NASA introduces 1st Artemis astronaut class, preps for manned spaceflights

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After nearly a decade without an American-made rocket to ride on, NASA astronauts are about to have three, and there’s a new generation of astronauts waiting in the wings.

First there were the Mercury Seven, then, the Apollo and Space Shuttle astronauts, and now, the first class of Artemis astronauts have just graduated from basic training and are eligible for spaceflight.

“They represent the first wave of NASA’s Artemis generation astronauts,” NASA Administrator Jim Bridenstine said.

Artemis is NASA’s new mission, and a top priority for the Trump Administration to return American astronauts to the Moon in just four years, and then, go onto Mars.

US Navy Lieutenant, and new astronaut, Kayla Barron says the Artemis mission has given NASA new life.

“We’re all pretty excited about the moon right now. The Artemis program has really reinvigorated the NASA team about doing new things, and we’re really using our imaginations to understand what a sustainable presence on the moon looks like,” Barron said.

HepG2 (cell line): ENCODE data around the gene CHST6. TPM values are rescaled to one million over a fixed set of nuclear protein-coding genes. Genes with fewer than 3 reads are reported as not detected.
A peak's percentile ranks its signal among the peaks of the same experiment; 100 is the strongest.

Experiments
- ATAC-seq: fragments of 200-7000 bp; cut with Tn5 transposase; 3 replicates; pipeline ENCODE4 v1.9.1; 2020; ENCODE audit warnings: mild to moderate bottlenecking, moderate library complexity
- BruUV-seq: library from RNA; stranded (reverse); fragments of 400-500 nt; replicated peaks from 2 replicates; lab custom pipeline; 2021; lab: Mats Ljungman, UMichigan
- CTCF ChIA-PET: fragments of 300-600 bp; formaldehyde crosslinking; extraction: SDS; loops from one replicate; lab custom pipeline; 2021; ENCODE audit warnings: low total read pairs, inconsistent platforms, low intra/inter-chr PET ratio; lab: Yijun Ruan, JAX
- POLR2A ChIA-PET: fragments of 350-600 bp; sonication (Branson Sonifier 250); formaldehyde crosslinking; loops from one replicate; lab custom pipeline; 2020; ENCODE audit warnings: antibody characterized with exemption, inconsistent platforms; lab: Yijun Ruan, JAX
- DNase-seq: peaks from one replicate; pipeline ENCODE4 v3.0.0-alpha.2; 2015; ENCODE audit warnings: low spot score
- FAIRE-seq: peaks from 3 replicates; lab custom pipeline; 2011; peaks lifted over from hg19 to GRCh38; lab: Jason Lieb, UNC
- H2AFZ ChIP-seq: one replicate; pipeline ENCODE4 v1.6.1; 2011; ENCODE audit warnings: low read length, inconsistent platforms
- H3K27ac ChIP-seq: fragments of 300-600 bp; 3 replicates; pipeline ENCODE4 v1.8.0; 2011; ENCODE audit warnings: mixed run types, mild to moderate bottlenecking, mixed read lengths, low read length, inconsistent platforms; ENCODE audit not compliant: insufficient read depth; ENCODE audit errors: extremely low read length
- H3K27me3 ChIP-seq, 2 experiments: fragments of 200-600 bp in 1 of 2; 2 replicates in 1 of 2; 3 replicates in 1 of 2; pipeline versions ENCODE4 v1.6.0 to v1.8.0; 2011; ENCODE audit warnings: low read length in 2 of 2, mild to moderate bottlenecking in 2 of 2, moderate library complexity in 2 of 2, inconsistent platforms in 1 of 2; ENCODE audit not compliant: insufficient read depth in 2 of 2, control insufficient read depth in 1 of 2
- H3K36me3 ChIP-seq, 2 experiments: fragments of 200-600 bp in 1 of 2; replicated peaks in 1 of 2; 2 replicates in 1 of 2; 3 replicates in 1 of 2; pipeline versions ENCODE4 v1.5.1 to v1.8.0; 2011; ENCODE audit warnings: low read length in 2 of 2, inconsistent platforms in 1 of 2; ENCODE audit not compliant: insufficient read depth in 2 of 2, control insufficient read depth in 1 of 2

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In addition to the Moon, and maybe Mars, this new class of thirteen astronauts will also be flying to the International Space Station, and for the first time since the retirement of the Space Shuttle fleet, American astronauts may no longer have to hitch a ride on a Russian Soyuz rocket.

“2020 will mark the return of human spaceflight launches with American Astronauts on American rockets from American Soil,” Bridenstine said.

NASA Administrator Jim Bridenstine believes 2020 will be the year that NASA’s commercial crew program will become operational with the first manned flights of SpaceX’s Dragon capsule and Boeing’s Starliner slated for later this year.

At the same time, NASA is continuing to develop the Orion capsule, which will be used for missions to the Moon.

“We are having so much fun here at NASA right now getting ready to fly three new vehicles,” Barron said.

And, 2020 could also be the year that the space tourism industry takes off with companies like Virgin Galactic on track to begin sending paying customers into space.

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